"Washing your hands with so-called antibacterial soap containing triclosan or triclocarban actually does nothing different than using regular soap and water. Using soap containing these chemicals does not provide an additional benefit as consumers might think, but instead actually comes with potential health risks."
— Jennifer Sass, N.R.D.C.
We have warned our readers before about the dangerous contaminants and dangerous active ingredients of both hand sanitizers and antibacterial soaps before. For all the dirty details, be sure to reference the 'Related Articles' links at the bottom. The sad irony about the toxic antibacterial substances is that more often than not, they actually stimulate illnesses, instead of preventing them. Live bacteria been discovered inside many popular antibacterial products, which tells us much about their true antibacterial effectiveness. We previously noted that current research shows triclosan is damaging to the endocrine system. The endocrine system is made up of glands that are responsible for mood regulation, metabolism and growth. So, we have quite a disease-inflicting cocktail when this crud is mixed with fluoride. Over enough time, the glands of the body do not stand a chance. When crucial glands begin failing, diseases emanate. Failure of the adrenal glands, for instance, can quickly result in the onset of diabetes, or Cushing's syndrome. Failure of the thyroid gland can result in hypothyroidism or diabetes. All of these are epidemics, with triclosan being in the bodies of 75% of Americans. Most often, these chemicals will silently attack the immune system to cause the very illnesses that they are marketed to prevent.
"But the FDA, which oversees its use in personal-care products, medical devices and products that come into contact with food, has been working for 38 years to establish the rules for the use of triclosan but has not completed that task."
— Washington Post, April 8th 2010
In order to expedite the 38 year (and counting) process of getting triclosan banned in the United States, the Natural Resources Defense Council is suing the F.D.A.. In April of 2010, the Washington Post reported that the F.D.A. was promising that it would finally clean up its act on stalling its regulation of triclosan. Then nothing happened, of course. At least the F.D.A. stayed true to historical precedent.
Meanwhile, school systems across the country are using this stuff of children's hands before meals, as if to stimulate maximum absorption into the body, even though no one knows all of the long term effects. What we do already know is plenty bad, and should get these products placed into the same category as D.D.T..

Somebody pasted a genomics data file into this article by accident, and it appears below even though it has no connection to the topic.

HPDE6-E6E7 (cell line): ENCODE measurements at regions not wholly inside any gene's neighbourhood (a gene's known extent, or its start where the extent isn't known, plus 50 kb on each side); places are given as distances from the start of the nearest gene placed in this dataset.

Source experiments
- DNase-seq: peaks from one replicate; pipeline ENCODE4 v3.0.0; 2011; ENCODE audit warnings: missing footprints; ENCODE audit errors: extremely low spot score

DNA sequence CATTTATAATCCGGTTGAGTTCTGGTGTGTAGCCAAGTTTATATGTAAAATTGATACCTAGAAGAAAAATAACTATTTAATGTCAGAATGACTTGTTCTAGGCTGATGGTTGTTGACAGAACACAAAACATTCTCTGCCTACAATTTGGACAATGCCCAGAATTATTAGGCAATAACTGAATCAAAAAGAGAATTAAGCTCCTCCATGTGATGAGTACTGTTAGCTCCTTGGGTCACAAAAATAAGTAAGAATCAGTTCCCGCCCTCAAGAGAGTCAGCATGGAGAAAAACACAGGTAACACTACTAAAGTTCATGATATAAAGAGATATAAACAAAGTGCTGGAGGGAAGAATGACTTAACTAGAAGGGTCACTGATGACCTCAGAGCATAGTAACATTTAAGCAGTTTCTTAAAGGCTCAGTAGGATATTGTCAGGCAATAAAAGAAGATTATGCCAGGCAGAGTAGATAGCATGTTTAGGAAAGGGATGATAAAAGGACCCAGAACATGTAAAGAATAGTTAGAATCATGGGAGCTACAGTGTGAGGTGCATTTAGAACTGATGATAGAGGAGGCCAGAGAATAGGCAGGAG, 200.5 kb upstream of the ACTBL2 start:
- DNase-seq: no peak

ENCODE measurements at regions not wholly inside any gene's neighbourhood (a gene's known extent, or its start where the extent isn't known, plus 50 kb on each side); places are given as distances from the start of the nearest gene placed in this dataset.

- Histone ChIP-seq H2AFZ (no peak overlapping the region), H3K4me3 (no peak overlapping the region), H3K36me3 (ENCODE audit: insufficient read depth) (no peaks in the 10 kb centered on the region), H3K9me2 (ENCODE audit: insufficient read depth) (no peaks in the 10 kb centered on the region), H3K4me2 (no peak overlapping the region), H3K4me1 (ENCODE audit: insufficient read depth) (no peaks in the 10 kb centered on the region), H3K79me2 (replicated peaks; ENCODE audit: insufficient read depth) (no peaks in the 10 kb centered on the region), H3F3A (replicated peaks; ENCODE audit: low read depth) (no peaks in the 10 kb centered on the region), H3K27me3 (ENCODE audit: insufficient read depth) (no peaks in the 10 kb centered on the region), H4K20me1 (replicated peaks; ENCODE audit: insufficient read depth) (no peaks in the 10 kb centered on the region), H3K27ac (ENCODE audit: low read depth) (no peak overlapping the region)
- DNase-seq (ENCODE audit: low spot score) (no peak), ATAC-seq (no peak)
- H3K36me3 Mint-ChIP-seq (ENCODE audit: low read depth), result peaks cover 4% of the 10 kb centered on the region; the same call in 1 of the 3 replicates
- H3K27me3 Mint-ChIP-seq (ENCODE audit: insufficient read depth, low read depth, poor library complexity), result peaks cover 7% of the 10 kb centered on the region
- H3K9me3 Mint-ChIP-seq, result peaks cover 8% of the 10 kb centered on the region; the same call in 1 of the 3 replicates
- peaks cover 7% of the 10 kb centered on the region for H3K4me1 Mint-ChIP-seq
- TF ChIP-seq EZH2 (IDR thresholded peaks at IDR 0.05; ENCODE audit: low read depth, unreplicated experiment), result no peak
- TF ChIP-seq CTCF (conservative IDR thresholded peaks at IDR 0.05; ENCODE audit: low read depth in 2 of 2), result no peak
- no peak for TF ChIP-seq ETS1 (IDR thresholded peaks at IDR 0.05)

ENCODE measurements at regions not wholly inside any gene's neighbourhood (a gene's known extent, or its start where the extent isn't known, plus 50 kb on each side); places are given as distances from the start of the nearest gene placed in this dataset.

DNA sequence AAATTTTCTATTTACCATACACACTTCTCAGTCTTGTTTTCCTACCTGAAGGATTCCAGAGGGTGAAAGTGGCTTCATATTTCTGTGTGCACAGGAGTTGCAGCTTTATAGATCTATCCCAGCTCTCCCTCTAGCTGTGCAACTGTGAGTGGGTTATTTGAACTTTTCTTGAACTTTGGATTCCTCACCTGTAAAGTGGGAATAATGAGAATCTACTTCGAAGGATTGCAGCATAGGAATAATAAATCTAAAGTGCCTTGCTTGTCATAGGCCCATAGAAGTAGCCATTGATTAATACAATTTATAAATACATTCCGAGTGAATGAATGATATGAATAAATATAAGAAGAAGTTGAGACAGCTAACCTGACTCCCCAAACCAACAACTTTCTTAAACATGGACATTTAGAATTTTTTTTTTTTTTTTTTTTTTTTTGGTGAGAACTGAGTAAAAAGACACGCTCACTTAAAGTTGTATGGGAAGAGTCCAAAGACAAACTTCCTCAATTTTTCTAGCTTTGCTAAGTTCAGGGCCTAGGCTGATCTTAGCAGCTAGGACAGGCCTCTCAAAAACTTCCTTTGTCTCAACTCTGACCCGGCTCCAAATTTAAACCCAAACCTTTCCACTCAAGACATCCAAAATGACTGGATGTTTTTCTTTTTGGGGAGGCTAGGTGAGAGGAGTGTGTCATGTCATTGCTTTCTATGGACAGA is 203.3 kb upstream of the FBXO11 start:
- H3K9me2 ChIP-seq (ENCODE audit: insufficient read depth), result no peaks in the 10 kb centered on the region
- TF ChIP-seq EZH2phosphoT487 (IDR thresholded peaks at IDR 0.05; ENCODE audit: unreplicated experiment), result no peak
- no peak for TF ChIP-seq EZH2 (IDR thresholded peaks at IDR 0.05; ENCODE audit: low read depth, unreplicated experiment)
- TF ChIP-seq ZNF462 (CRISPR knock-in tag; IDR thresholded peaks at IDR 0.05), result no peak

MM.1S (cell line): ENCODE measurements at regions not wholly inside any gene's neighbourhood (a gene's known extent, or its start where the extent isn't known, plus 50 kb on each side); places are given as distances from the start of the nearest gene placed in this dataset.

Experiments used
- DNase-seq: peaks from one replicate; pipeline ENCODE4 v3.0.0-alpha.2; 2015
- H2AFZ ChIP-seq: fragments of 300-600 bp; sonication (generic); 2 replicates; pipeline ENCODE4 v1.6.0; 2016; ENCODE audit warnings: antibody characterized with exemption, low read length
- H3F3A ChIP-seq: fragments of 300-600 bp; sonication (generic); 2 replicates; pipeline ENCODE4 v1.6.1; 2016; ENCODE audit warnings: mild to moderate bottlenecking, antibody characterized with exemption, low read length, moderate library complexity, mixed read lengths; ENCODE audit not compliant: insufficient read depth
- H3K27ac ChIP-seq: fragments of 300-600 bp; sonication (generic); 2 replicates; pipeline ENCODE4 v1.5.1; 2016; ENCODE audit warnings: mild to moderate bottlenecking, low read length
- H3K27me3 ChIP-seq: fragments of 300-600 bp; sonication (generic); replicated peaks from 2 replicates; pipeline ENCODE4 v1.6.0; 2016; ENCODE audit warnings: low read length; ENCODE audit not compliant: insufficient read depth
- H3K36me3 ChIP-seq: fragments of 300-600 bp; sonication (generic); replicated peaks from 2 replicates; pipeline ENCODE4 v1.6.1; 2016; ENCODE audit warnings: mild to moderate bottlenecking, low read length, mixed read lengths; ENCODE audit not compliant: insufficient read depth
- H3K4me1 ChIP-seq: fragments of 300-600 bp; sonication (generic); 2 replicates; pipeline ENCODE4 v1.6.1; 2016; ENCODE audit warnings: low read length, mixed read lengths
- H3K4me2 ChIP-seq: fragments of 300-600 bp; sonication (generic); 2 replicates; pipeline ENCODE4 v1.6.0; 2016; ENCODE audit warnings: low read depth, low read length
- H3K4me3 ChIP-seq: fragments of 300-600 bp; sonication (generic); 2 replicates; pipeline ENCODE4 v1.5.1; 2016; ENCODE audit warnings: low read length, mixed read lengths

|Still looking for that cure. Perhaps the makers of Tic Tac did not notice their own cancer-causing ingredients.|
The irony of something we uncovered during our recent research was incredible. Dial Soap, a rather proud maker of gland destroying (ie. hormone destroying) antibacterial soaps is boasting that it is supporting the Endometriosis Foundation of America. Reference the images above. Every time we find a company supposedly searching for a cure, that very same company is aggressively causing the very disease that it is publicly pretending to fight. These examples are like R.J. Renold's Tobacco Company supporting the American Lung Association. Perhaps funding these organizations is intended to give the sponsoring companies plausible deniability for future lawsuits that involve what their products do to people's health.
Our advice is to generally avoid any company that is pretending to be helping to find a cure. The cures are already there, and they should know it if they have spent billions on research, so there is another agenda at play.
The Filthy Truth About Hand Sanitizers
More About Triclosan: How The Chemical Industry Is Secretly Poisoning Us Again
The Utter Corruption Of The School System
Sanitary Tampons and Pads: How Their Dioxins Are Leading To The Endometriosis Epidemic
Sunscreen Lies and Cosmetic 'Trade Secrets' or Why You Ought To Be Concerned About What You Are Rubbing On Your Skin
WebMD: Plain Soaps Just as Good as Antibacterial
Lawsuit: Antimicrobial Soaps Damage Reproductive Organs (Fox News)